‘The Trial of Chicago 7’ is a movie that is as relevant today as it would have been in the 60s. After protestors against the Vietnam War show up at the site of the National Democratic Convention and riots break out, 8 men are tried for conspiracy to incite a riot. This includes Tom Hayden, who is brought to life by Eddie Redmayne. If you wish to learn more about him, then this article is for you.
Is The Trial of Chicago 7’s Tom Hayden Based on a Real Person?
Yes, Tom Hayden was a very real and prominent activist of the 60s. He was born in Royal Oak, Michigan, on December 11, 1939, and his father was a former Marine who worked for Chrysler. But he was also an alcoholic who walked out of Tom’s life when he was just 10. Growing up, the future activist slowly disassociated with the Catholic side of his identity. He attended the University of Michigan, where he was also the editor of the student newspaper called Michigan Daily. It was at this point in his life where he joined the Students for a Democratic Society (SDS), an organization that eventually came to be associated with the New Left ideas of the 1960s.
As a member of the organization that he would one day lead, Tom Hayden was active in the South during the era of the Civil Rights Movements. He authored ‘The Port Huron Statement’ in 1962, a document that played a huge role in attracting thousands of young people towards the liberal philosophy. He also actively protested against America’s involvement in the Vietnam War, which is how he ended up a part of the Chicago 8. (They only became the Chicago 7 after Bobby Seale’s trial was separated).
The trial started in 1969 and it was, undoubtedly, one of the most volatile ones in the history of the country. Many sources corroborate to the fact that Judge Julius Hoffman was already biased towards the defendants from the get-go. With encouragement from their legal counsel, the Chicago 8 would often call out the judge’s prejudicial behavior. In one instance, Abbie Hoffman and Jerry Rubin (who were also on trial) wore judicial robes to the court. They took it off when asked, only to reveal a Chicago PD uniform underneath it.
Eventually, the Chicago 7 were acquitted on charges of conspiracy, but 5 of them, including Tom, were found guilty of crossing state lines to incite a riot. For this, they were sentenced to 5 years in prison with a $5,000 fine. However, the United States Court of Appeals for the Seventh Circuit reversed this decision and ordered a new trial, which was never conducted.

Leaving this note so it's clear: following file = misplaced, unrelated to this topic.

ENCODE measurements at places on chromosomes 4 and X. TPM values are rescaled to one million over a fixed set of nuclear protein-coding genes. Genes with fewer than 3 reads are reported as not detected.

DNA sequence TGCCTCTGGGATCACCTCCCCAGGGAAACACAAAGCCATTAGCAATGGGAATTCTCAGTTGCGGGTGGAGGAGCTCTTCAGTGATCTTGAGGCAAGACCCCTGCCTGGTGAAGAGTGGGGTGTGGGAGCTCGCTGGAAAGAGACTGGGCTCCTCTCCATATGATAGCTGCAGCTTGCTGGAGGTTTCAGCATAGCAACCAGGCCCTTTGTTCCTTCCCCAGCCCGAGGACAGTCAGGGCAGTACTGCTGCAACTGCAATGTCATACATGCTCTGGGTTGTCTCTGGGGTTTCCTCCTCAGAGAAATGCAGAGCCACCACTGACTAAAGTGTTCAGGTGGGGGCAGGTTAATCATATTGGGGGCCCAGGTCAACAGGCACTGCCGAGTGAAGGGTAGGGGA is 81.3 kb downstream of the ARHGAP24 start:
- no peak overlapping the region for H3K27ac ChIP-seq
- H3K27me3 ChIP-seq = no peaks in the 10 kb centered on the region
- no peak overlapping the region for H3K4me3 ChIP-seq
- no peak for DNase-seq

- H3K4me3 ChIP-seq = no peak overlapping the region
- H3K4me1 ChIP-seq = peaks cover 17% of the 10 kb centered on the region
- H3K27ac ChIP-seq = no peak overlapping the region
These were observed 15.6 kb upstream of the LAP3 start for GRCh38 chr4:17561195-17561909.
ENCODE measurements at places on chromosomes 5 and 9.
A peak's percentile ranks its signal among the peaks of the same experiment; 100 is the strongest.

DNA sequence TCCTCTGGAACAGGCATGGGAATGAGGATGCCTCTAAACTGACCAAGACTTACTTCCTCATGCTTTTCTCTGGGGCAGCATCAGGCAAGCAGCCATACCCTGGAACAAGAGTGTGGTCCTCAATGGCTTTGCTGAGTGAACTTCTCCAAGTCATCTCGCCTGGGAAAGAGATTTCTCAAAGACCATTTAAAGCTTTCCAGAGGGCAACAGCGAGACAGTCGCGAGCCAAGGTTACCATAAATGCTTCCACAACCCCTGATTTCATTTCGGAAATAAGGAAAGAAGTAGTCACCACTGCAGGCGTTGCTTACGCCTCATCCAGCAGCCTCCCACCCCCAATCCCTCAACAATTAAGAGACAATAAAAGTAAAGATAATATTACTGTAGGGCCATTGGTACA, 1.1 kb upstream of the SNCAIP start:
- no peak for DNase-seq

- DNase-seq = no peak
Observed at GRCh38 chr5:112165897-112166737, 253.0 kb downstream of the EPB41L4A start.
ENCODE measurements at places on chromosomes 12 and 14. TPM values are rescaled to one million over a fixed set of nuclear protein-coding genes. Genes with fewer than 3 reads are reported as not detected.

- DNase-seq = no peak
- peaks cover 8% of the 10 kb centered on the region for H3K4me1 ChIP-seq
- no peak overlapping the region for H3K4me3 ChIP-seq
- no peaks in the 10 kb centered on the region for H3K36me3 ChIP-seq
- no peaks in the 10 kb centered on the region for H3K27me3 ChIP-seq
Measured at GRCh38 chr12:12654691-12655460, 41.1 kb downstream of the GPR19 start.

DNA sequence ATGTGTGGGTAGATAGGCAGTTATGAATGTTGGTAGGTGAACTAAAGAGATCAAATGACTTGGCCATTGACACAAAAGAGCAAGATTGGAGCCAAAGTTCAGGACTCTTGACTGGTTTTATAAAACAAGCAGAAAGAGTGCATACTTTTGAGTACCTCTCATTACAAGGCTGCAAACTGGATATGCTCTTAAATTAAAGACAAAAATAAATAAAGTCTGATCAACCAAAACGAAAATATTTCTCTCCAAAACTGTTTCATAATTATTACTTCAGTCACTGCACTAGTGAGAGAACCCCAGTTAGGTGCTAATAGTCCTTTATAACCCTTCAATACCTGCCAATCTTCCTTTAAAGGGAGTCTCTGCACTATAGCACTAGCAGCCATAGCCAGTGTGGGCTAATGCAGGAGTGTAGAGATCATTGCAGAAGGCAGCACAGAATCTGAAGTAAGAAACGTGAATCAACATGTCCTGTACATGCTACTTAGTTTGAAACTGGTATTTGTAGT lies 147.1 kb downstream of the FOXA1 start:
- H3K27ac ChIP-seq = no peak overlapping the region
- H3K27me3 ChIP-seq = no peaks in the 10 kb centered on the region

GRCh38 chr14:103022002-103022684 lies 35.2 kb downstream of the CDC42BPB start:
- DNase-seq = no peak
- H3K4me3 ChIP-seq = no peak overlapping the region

Tom Hayden continued being his activism even after the extremely public trial ended. He also got involved with politics and was elected to the California State Assembly in 1982, a position he held for 10 years. Apart from this, he was also a part of the State Senate from 1992 to 2000. Although he ran for Governor in 1994 and Mayor of Los Angeles in 1997, he did not win. However, he still had a lucrative career where he brought about many reforms for the underrepresented and underprivileged.
When it came to his personal life, Tom was first married to Sandra Cason. Then, a decade later, in 1973, he tied the knot with actress and fellow activist Jane Fonda, with whom he also had a son: Troy Garity. The activist couple was quite popular in the 70s for their harrowing documentaries on the Vietnam War. However, they got divorced in 1990. But then, in 1993, Tom married Barbara Williams, and the couple stayed together till his death. They adopted a son named Liam.
How Did Tom Hayden Die?
On the 50th anniversary of the Port Huron statement, Tom Hayden said, “You don’t navigate challenges and remain unchanged. Not that you don’t sometimes yearn to be young again, but you’ll never see the world the way you did when you were truly young.” Tom Hayden passed away on October 23, 2016, following a lengthy illness, when he was 76. He died from complications related to a stroke that he had suffered in 2015. The family was present at the UCLA Medical Center in Santa Monica where he was admitted.
Read More: Where Was The Trial of Chicago 7 Filmed?